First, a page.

“I don’t want a bill that is going to penalize Arizona,” Ducey said Wednesday despite what is in the current version of the measure. But the governor said he believes that even if Graham-Cassidy does become law and the penalty is in it, it won’t be the end of the discussion.
“It will take this bill and more to do and get our health care system in the right shape,” the governor said.
That’s assuming Senate Majority Leader Mitch McConnell can line up the votes, particularly that of McCain whose opposition to the earlier “skinny repeal” helped to doom that measure.
As of Wednesday the state’s senior senator was still undecided. But he repeated his statement that he wants the issue considered in “regular order,” meaning full-blown hearings and the opportunity for amendment.
That’s not what McConnell is considering, with the latest proposal being a single hearing in the Homeland Security Committee and a Sept. 30 deadline for action.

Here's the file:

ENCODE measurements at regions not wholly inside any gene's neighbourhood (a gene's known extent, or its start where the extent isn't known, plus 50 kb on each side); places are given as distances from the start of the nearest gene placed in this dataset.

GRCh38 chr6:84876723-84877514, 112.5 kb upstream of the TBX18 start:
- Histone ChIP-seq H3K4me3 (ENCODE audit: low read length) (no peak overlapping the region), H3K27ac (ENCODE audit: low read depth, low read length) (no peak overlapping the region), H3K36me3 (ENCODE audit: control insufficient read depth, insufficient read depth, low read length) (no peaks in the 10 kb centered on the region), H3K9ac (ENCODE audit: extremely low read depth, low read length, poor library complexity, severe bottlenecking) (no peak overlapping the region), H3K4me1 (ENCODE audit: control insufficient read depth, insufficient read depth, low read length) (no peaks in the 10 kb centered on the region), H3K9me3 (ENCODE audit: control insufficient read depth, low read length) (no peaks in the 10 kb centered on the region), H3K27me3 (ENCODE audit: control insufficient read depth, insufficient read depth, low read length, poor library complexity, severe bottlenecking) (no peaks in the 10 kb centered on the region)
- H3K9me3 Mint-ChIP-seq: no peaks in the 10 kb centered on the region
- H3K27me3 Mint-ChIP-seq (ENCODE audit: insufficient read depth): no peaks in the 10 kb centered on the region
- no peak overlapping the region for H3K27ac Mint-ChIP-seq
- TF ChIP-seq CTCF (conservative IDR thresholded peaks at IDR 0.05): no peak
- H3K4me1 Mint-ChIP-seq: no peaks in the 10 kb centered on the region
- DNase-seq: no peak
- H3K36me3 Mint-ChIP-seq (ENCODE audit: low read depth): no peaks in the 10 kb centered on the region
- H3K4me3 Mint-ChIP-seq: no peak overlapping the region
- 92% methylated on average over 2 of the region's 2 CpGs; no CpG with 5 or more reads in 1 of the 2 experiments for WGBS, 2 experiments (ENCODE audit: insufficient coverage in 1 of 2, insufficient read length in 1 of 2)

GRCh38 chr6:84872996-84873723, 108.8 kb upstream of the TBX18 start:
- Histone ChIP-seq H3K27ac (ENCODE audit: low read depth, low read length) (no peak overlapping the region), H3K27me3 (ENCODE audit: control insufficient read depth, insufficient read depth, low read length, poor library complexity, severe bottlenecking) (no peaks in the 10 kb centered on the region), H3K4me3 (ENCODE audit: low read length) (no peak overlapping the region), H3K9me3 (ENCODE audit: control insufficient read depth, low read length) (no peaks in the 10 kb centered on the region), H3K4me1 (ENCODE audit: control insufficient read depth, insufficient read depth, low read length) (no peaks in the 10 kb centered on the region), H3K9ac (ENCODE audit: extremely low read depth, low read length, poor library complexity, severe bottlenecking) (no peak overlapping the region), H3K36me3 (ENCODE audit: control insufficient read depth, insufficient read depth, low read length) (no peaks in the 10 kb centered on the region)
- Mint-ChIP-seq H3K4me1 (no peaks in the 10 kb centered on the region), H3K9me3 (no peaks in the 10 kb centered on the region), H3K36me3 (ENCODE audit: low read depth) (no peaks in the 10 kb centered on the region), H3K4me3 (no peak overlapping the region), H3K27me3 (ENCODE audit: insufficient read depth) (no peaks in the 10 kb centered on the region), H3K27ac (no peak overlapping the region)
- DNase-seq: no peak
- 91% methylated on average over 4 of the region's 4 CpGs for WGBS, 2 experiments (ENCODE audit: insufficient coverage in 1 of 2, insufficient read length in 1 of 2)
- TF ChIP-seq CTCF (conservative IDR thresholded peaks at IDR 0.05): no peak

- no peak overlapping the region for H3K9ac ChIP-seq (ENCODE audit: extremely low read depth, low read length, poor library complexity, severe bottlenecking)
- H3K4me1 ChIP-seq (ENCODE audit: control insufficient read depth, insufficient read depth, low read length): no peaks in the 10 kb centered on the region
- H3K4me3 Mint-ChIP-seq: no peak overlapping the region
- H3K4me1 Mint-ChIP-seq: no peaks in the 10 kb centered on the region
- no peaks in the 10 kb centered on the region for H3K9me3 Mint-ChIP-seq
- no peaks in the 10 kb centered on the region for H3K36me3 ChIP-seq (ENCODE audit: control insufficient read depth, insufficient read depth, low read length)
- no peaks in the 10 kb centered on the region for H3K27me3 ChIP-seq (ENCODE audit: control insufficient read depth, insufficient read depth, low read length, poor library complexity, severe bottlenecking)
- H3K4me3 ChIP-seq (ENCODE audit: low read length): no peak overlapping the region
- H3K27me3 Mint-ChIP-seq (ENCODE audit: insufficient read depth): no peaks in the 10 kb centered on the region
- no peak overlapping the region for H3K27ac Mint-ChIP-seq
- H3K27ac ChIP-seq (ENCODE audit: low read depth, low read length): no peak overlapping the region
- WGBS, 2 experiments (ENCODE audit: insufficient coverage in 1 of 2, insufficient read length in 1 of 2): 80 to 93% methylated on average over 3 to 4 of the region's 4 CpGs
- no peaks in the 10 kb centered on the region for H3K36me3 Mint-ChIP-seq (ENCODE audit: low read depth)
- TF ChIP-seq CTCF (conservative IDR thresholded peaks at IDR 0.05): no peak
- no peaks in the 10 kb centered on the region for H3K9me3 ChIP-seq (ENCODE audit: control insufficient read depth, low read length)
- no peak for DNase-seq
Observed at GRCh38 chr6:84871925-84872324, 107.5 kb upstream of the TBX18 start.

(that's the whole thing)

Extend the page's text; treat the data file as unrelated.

Ducey’s strong and early support of the new federal legislation puts him at odds with some of his Republican colleagues.
In a letter Tuesday, Kasich of Ohio, Charles Baker of Massachusetts, Phil Scott of Vermont and Brian Sandoval of Nevada all urged McConnell to scrap the plan and instead support “bipartisan efforts to make health care more available and affordable for all Americans.”
All are from states that several studies have shown will be, like Arizona, financial losers under the Graham-Cassidy plan.
One study from the Center for Budget and Policy Priorities puts the annual loss to Arizona at $1.6 billion by 2026.
“The estimates you are referring to right now come from a left-wing or left-leaning organization that has a real stake in maintaining the status quo,” Ducey responded.
A separate report from Avalere Health which does consulting for the health care industry has cumulative losses between 2020 and 2026 at $11 billion. At least part of that is because the federal block grants to states would grow at a set rate rather than based on the number of people who enroll.
And after 2026, all the block grant dollars would go away.